Toxoplasmosis

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Toxoplasmosis or toxoplasma is a disease that results from infection with the Toxoplasma gondii parasite. Rabbits can contract the parasites by ingesting them, but they are not a source of infection and live rabbits cannot spread toxoplasmosis. Toxoplasma is only transmissible from rabbits to humans who handle or eat undercooked rabbit meat.[1] Cats are the definite host, and all other warm-blooded animals are intermediate hosts.[2]

Ingested sporozoites hatch in the small intestine and are dispersed throughout the body via the blood and lymphatics. Once the host immune responses are established, the organisms can be found as cysts in various tissues where they can remain for years.[1]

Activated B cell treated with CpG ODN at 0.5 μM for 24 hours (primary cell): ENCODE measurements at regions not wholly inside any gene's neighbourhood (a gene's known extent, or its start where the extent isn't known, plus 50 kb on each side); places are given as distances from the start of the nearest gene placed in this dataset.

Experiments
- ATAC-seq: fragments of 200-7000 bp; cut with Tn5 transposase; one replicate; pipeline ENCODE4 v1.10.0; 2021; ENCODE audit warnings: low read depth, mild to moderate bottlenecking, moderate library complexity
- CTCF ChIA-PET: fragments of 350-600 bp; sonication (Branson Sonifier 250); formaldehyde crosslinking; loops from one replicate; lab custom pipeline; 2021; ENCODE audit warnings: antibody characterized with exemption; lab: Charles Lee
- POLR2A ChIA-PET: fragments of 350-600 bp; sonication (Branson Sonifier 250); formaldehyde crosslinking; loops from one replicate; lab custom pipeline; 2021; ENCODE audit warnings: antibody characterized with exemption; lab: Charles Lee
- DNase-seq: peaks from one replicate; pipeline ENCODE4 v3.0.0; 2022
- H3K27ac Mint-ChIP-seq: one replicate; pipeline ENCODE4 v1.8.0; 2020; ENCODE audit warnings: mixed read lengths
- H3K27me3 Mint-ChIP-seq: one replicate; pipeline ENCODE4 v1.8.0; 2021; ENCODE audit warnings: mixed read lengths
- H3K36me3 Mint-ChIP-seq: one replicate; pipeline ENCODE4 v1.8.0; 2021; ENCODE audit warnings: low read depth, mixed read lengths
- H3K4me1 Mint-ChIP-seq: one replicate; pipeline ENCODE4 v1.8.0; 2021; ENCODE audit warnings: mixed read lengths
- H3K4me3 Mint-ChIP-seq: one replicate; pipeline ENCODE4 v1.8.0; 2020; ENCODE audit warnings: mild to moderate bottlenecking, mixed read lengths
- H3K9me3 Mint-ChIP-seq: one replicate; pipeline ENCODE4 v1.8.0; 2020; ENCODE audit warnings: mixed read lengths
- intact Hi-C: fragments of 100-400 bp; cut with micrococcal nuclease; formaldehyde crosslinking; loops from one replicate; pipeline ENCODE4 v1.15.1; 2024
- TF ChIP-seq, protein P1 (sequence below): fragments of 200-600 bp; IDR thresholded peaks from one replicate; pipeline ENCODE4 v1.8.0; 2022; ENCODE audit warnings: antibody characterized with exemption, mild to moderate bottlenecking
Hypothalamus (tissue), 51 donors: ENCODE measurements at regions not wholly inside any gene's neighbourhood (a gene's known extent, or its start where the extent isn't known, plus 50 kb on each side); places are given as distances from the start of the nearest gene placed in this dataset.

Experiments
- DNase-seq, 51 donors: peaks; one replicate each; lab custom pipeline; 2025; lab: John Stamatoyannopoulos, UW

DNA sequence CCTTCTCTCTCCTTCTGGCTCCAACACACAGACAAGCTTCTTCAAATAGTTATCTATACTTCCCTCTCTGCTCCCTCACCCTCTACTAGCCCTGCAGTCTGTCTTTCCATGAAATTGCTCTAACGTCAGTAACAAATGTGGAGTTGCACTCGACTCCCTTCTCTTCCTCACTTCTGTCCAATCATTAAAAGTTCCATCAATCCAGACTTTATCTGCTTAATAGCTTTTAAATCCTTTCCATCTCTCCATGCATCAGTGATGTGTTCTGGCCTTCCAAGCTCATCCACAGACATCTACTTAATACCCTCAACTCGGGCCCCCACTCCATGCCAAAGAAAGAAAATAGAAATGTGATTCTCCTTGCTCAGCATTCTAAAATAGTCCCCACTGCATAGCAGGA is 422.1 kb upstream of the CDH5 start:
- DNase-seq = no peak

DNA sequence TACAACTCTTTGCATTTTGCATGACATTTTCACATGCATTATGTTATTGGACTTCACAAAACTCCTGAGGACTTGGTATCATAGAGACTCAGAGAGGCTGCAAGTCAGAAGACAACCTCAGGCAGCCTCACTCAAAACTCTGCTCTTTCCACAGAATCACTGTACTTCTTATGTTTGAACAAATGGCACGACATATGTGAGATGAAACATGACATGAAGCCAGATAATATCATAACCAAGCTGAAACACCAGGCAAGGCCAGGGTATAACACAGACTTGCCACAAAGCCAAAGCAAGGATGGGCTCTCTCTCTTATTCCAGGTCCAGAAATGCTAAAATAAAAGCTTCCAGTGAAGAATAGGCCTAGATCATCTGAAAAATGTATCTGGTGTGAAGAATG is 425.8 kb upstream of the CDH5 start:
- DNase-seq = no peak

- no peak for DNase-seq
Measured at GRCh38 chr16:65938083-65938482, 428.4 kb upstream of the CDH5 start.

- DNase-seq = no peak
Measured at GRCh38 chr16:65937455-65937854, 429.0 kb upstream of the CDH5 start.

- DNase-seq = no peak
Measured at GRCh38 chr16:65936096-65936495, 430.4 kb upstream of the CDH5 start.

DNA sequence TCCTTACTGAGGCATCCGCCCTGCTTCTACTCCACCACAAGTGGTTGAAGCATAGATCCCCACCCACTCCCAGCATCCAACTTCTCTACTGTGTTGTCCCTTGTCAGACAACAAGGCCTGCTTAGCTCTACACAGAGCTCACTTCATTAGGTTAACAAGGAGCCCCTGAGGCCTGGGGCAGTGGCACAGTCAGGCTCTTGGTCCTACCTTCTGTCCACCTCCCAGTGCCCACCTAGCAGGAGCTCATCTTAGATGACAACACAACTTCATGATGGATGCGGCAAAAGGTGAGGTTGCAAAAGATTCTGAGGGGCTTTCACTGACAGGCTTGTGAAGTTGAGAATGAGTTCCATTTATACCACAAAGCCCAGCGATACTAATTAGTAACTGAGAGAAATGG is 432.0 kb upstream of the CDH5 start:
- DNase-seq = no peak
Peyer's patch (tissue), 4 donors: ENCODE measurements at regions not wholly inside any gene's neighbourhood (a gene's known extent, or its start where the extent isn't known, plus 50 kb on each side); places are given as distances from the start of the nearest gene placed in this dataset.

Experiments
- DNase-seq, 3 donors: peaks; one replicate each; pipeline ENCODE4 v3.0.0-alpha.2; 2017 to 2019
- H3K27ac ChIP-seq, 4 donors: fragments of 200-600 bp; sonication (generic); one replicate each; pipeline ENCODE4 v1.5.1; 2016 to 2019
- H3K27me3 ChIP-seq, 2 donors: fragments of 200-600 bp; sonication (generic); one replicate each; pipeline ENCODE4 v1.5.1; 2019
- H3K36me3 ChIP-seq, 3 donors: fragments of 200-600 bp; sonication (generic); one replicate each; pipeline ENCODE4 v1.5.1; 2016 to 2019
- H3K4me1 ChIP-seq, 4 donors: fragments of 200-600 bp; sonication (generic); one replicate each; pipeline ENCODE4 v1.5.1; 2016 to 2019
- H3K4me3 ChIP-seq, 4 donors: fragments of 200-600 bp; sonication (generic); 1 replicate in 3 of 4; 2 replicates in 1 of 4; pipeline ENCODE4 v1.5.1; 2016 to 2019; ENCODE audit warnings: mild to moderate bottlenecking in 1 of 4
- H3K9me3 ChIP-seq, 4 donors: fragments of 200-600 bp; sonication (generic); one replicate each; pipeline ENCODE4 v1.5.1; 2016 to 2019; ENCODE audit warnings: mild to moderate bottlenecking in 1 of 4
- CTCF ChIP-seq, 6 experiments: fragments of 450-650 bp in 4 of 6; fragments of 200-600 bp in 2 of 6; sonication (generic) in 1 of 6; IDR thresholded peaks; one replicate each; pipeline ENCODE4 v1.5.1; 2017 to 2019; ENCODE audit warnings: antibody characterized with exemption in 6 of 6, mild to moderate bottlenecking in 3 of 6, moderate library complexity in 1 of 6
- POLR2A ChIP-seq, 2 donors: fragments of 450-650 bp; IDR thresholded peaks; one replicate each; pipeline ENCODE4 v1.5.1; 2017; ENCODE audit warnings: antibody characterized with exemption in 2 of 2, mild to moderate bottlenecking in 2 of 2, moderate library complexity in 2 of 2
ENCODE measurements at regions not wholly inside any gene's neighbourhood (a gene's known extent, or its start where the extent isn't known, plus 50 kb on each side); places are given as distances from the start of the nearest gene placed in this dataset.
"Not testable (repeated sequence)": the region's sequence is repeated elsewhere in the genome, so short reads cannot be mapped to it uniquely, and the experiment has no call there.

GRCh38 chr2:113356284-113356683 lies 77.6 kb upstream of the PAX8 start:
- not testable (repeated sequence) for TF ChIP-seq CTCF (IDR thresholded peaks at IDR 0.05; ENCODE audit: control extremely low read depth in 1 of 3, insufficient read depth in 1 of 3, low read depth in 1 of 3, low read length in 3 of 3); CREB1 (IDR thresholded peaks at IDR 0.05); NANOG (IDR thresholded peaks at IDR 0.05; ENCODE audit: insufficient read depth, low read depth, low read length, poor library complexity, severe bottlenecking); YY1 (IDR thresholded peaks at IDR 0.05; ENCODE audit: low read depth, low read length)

Symptoms

Most obvious symptoms of toxoplasmosis in rabbits are neurological:

  • Seizures, tremors.
  • Head tilt
  • Ataxia
  • Paresis and paralysis.
  • Muscle weakness

Causes

Rabbits can contract toxoplasmosis by being exposed to vegetation, food, or bedding contaminated by cat feces.

Treatment

Trimethoprim-sulfa or sulfadiazine in combination with pyrimethamine are the drugs of choice to treat toxoplasmosis in rabbits. Oral administration of clindamycin and other antibiotics against gram-positive bacteria can cause fatal enteric dysbiosis and enterotoxemia.

Rabbits with toxoplasmosis should have their activity restricted (e.g. avoid stairs and slippery surfaces) according to the severity of their head tilt. It is absolutely imperative that rabbits continue to eat during and following treatment. Syringe-feed food such as Critical Care as necessary if the rabbits refuse food. High-carb and high-fat supplements are not recommended.[2] Encourage fluid intake by offering fresh water, wetting leafy vegetables, or flavoring water with vegetable juices.

Further reading

See also

References

  1. 1.0 1.1 Molly Varga, Textbook of Rabbit Medicine, 2nd edition, 2013.
  2. 2.0 2.1 Barbara L. Oglesbee, Blackwell's Five-Minute Veterinary Consult: Small Mammals, 2e.